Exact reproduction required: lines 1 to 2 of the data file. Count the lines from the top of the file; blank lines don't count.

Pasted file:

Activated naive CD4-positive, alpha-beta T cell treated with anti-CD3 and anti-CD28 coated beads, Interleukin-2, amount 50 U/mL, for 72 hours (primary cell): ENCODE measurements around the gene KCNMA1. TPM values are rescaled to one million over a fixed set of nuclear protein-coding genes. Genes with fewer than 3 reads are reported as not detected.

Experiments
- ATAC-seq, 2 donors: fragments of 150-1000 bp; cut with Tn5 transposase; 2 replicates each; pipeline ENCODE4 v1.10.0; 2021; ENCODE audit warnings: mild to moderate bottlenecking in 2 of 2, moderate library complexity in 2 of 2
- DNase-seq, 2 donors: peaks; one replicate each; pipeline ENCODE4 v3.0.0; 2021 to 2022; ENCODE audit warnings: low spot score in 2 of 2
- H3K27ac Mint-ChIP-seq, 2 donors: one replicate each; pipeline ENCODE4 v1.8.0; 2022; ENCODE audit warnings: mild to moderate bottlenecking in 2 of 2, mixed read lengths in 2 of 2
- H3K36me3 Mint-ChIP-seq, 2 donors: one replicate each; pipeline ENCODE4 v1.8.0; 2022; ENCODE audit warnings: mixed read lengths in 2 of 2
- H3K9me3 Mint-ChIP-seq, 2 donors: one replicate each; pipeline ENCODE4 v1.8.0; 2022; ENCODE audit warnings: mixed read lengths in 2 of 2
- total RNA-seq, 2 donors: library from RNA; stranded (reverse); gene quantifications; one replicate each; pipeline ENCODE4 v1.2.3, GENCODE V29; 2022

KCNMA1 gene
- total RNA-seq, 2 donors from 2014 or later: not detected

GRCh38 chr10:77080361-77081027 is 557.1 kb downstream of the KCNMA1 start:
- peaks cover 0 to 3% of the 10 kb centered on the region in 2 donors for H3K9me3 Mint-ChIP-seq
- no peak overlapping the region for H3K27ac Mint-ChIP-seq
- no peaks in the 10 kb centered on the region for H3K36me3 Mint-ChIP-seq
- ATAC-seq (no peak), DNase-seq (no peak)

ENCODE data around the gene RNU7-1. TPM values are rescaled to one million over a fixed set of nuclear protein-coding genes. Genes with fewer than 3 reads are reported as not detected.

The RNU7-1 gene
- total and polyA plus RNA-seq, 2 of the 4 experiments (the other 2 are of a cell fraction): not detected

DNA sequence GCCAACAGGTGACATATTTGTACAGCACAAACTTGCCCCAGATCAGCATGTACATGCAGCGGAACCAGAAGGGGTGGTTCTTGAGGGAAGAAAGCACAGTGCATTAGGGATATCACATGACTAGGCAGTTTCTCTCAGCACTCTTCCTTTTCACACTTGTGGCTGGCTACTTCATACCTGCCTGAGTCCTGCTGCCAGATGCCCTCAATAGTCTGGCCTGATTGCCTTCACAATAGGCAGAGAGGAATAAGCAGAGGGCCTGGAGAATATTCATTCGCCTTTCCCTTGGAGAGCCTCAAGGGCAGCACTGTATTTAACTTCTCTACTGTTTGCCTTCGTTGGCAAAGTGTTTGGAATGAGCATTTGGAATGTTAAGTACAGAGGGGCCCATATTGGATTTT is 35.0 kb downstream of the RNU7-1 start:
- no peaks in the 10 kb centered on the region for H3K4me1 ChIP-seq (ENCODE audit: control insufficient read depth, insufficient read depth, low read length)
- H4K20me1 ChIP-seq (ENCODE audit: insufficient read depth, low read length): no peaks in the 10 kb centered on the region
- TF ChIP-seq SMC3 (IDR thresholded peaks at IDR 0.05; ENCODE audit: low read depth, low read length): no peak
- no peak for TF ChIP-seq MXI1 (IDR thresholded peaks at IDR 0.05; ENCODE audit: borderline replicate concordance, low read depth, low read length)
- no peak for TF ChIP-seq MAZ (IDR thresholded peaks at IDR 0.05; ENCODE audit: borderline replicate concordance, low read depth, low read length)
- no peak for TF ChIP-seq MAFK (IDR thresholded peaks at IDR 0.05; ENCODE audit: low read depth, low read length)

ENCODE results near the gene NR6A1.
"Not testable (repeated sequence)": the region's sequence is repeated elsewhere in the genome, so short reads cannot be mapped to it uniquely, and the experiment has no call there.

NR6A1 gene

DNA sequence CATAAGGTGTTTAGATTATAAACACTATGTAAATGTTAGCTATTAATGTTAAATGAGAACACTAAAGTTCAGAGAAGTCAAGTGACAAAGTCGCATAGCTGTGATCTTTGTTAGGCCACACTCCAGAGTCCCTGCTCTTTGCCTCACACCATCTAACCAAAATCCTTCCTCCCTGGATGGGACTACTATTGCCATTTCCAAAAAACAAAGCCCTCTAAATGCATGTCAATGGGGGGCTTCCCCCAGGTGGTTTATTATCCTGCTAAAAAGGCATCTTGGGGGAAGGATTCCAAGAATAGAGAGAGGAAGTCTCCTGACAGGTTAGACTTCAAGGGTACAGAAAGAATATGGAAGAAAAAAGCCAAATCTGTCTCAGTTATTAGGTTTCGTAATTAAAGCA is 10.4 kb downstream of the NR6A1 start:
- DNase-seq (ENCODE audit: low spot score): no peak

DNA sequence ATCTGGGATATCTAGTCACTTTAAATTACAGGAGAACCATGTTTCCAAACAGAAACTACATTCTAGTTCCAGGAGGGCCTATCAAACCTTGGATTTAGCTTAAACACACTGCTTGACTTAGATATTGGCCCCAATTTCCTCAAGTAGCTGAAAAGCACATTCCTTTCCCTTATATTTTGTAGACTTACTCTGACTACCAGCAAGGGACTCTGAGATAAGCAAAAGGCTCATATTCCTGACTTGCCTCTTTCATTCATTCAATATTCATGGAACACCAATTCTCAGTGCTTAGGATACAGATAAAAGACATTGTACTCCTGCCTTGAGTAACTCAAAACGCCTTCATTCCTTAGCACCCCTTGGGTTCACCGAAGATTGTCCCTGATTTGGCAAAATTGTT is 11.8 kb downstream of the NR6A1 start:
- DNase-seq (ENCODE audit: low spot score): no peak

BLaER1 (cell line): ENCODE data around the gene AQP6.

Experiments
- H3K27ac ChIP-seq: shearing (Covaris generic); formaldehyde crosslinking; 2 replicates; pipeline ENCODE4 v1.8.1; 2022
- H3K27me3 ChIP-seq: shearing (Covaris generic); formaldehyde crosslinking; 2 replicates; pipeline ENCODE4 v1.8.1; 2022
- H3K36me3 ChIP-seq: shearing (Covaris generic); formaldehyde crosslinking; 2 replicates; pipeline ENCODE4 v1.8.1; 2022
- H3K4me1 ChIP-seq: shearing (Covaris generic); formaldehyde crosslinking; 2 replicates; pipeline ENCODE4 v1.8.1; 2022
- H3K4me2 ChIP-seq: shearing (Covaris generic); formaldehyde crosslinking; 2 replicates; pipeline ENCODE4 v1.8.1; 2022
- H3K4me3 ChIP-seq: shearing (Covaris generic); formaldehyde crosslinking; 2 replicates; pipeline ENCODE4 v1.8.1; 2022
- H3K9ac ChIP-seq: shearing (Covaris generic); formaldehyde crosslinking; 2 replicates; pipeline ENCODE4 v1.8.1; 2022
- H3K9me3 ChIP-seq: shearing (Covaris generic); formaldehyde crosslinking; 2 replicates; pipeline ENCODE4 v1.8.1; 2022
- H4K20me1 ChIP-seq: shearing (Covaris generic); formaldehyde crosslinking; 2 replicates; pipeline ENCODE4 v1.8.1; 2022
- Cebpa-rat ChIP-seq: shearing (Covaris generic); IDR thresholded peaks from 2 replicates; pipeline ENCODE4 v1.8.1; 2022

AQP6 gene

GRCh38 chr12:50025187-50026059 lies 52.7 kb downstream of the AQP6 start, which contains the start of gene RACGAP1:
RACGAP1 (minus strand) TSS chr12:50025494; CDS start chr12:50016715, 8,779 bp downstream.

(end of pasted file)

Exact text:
Activated naive CD4-positive, alpha-beta T cell treated with anti-CD3 and anti-CD28 coated beads, Interleukin-2, amount 50 U/mL, for 72 hours (primary cell): ENCODE measurements around the gene KCNMA1. TPM values are rescaled to one million over a fixed set of nuclear protein-coding genes. Genes with fewer than 3 reads are reported as not detected.

Experiments